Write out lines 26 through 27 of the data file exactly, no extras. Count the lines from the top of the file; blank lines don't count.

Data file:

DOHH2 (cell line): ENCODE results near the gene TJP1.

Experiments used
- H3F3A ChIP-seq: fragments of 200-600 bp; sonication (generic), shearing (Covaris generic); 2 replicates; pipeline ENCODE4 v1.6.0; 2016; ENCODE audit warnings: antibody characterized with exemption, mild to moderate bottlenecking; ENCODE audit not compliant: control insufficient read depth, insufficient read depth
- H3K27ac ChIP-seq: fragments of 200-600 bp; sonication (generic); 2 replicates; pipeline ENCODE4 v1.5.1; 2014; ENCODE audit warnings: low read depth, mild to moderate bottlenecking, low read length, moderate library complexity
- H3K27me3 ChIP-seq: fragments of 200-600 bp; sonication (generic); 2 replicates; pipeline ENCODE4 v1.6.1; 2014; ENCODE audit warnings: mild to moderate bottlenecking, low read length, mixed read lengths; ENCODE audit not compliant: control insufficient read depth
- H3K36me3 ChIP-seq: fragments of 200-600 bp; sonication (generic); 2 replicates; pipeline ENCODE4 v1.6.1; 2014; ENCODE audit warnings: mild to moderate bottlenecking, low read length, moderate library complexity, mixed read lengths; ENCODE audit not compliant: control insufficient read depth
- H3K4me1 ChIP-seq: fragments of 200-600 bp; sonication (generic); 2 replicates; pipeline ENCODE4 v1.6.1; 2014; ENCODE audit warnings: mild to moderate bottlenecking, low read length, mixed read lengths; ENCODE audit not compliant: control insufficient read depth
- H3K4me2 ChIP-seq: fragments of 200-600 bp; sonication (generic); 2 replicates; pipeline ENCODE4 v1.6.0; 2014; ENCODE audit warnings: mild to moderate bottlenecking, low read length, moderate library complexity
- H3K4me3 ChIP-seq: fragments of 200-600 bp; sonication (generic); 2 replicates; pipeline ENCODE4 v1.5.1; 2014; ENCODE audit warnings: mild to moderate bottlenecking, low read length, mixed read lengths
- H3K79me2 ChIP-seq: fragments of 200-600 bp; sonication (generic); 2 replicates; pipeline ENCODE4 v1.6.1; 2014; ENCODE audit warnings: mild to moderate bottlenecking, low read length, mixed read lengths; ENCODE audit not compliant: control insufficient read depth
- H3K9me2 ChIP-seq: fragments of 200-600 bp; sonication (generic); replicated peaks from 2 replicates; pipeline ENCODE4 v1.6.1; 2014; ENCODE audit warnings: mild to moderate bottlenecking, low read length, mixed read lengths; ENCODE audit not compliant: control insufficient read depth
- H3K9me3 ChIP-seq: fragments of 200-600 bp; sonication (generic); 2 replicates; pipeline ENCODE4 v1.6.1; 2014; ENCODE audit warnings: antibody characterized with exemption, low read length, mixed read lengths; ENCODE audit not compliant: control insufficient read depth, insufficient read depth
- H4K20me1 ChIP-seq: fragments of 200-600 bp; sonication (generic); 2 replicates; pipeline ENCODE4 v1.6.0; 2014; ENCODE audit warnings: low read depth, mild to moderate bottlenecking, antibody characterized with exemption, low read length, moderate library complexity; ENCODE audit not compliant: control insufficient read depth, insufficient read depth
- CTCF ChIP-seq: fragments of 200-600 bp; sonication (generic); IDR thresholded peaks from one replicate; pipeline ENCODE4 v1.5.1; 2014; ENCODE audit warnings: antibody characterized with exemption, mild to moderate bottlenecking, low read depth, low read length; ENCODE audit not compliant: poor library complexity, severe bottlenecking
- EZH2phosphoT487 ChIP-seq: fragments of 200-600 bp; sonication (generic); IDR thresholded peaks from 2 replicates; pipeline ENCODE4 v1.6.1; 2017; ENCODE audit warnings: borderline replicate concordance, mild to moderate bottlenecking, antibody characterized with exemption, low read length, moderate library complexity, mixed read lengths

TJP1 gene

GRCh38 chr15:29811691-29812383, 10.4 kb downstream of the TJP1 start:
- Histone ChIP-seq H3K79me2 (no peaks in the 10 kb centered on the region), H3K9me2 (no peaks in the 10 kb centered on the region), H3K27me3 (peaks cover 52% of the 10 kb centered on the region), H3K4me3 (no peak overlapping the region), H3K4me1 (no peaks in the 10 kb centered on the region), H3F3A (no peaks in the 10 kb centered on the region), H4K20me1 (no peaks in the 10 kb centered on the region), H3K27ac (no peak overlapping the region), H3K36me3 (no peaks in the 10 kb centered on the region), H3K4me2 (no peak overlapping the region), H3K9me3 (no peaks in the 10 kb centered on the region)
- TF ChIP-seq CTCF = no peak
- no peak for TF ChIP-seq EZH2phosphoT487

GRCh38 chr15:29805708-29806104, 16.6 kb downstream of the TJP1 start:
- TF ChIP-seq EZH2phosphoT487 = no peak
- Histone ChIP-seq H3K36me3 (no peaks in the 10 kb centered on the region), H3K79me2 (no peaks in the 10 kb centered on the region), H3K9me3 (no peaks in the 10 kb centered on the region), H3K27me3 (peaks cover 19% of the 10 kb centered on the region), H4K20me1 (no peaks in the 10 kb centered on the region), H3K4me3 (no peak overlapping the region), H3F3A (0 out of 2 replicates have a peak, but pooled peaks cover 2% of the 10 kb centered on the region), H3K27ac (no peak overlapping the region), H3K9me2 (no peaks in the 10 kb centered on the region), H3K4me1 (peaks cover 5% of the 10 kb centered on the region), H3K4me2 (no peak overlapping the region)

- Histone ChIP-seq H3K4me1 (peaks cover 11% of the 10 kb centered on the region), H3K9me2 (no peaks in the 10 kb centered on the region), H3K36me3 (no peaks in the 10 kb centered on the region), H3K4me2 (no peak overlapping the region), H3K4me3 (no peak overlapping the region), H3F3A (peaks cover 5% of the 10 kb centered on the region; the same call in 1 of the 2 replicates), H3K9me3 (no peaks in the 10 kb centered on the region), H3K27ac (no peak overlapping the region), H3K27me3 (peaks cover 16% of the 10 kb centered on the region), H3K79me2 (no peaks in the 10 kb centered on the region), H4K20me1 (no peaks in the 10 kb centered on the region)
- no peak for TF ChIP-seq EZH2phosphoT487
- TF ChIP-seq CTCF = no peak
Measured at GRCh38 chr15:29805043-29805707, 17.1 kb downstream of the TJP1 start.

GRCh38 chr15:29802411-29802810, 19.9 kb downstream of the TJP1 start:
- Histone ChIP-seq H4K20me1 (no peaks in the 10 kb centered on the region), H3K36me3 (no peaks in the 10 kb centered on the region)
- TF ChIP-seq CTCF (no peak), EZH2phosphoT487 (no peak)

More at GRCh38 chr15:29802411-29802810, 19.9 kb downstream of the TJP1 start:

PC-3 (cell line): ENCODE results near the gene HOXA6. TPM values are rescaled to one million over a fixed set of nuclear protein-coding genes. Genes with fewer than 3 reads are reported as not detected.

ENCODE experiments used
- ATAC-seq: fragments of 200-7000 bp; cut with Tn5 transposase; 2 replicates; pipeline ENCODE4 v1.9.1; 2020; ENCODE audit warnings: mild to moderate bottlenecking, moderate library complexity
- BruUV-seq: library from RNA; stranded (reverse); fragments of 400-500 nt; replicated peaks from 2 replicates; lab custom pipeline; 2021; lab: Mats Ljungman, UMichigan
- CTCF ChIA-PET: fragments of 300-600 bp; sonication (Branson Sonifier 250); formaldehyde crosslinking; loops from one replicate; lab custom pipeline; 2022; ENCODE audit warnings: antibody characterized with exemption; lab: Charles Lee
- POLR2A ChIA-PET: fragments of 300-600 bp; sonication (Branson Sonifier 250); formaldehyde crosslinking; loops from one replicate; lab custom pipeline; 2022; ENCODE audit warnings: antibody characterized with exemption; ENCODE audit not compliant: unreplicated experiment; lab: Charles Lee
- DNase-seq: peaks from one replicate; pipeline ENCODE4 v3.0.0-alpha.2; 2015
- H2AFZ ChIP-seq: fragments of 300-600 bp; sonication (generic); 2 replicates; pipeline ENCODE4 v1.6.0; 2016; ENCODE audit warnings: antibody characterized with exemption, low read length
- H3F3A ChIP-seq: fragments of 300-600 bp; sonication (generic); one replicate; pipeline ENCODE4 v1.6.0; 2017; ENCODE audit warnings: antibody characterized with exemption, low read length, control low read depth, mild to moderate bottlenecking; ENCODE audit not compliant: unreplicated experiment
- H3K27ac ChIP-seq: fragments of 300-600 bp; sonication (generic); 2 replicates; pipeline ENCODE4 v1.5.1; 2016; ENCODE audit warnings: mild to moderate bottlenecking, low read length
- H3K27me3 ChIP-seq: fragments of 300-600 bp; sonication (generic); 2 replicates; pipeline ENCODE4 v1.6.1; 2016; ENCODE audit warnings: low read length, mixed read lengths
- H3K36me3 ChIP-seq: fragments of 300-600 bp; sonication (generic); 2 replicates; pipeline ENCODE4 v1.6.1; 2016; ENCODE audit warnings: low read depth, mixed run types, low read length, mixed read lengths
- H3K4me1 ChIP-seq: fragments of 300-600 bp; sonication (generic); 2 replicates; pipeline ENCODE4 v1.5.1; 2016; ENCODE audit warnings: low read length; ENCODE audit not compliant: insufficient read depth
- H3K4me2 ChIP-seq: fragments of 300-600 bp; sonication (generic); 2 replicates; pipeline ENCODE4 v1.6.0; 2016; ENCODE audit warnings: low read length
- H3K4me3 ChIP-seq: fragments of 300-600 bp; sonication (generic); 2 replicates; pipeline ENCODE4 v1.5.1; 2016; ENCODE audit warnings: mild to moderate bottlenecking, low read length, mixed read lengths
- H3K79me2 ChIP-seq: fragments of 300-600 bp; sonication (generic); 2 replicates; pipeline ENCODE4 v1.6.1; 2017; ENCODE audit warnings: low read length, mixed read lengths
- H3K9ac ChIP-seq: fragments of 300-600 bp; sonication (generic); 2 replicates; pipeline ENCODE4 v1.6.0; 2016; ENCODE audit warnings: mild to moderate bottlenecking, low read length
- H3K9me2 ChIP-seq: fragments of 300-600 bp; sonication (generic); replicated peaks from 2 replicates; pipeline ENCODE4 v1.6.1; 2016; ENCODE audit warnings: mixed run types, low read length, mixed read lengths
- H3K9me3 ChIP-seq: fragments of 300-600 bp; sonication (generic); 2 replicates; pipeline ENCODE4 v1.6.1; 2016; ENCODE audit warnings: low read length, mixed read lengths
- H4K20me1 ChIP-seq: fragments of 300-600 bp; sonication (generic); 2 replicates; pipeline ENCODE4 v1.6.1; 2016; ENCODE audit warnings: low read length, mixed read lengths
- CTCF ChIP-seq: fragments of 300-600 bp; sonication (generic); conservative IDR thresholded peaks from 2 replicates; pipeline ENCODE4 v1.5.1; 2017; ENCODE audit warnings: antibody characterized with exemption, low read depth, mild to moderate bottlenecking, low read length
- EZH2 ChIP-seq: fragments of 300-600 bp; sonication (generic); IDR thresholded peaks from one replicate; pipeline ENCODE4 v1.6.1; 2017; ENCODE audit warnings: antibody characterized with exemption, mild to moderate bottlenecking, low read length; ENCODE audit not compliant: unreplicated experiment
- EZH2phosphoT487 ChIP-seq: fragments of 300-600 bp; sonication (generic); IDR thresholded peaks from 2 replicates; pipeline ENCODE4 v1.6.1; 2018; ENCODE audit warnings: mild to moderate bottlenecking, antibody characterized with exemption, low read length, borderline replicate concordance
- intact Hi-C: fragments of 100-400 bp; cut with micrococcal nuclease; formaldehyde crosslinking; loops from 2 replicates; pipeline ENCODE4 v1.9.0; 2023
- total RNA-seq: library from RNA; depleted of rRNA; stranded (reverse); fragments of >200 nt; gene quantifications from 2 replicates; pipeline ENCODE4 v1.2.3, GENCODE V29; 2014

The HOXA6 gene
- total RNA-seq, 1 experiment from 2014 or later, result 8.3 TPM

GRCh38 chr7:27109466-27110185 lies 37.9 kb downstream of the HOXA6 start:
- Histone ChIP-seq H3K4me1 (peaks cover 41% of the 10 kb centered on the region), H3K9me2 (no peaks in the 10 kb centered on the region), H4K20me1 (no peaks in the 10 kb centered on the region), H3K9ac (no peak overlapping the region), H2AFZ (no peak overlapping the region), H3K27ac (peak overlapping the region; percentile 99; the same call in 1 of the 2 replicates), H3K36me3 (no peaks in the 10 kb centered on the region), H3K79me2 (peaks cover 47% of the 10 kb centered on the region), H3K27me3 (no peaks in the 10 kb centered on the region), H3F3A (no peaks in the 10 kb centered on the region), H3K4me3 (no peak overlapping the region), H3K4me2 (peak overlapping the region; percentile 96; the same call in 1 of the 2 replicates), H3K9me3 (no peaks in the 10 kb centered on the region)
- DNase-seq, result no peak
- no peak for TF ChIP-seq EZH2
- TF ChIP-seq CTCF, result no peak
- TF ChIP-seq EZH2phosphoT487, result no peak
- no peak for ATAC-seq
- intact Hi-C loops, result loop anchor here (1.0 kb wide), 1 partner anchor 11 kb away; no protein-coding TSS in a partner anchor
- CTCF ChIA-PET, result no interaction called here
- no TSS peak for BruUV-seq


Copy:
- TF ChIP-seq CTCF = no peak
Measured at GRCh38 chr15:29805043-29805707, 17.1 kb downstream of the TJP1 start.